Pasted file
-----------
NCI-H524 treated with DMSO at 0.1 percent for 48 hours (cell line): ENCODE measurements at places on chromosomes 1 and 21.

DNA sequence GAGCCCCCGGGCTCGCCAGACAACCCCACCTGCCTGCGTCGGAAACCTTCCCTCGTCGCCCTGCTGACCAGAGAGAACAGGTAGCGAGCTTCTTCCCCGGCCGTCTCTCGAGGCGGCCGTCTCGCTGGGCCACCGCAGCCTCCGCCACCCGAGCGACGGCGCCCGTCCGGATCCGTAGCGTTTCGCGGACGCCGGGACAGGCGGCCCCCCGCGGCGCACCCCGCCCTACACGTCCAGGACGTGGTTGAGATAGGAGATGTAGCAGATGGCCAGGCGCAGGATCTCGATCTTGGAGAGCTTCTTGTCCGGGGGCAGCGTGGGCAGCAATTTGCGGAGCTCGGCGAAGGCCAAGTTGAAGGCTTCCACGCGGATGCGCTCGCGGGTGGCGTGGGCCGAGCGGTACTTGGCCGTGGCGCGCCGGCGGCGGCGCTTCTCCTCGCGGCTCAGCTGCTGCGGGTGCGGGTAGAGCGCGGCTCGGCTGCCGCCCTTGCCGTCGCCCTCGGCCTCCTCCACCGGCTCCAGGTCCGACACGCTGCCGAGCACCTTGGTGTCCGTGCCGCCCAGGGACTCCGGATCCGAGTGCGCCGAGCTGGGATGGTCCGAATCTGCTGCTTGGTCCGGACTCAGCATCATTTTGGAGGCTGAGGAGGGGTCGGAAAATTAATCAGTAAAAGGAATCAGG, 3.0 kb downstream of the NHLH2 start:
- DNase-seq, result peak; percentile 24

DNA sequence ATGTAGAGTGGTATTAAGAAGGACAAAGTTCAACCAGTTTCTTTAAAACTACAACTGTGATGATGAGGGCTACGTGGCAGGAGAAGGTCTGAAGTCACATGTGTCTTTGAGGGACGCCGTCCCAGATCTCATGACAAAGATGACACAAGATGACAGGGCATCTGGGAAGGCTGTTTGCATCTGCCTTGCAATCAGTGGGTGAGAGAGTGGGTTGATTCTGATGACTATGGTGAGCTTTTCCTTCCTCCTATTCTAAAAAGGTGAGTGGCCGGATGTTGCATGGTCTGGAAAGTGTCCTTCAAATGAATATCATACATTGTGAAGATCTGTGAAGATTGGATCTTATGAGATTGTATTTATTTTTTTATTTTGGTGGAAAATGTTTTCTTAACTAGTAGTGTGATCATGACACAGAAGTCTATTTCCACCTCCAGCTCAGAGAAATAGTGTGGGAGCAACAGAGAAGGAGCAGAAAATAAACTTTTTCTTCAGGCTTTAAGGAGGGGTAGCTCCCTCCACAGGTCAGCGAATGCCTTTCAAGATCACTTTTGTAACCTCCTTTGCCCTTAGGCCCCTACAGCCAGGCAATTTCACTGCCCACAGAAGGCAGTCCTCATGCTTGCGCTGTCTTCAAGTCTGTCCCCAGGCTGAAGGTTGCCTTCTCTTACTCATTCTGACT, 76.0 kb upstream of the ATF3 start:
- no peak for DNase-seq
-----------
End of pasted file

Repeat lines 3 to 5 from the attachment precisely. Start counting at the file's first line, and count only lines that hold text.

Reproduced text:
- DNase-seq, result peak; percentile 24

DNA sequence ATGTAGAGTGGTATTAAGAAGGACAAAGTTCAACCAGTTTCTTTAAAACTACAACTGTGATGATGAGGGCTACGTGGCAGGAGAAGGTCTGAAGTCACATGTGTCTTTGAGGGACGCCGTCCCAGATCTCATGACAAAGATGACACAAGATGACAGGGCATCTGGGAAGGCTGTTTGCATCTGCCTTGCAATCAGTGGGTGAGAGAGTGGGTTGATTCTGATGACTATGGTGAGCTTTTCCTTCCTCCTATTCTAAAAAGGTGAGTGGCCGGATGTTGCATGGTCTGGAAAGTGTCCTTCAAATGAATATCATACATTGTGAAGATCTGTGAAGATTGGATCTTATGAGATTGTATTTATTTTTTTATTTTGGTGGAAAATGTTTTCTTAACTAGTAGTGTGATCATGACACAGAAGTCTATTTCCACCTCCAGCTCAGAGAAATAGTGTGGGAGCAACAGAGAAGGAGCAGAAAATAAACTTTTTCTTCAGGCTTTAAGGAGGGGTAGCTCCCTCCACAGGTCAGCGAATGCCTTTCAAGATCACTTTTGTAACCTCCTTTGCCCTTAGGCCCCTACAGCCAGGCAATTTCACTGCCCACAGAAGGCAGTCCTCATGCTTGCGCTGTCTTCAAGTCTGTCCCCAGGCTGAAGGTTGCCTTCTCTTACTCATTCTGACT, 76.0 kb upstream of the ATF3 start:
- no peak for DNase-seq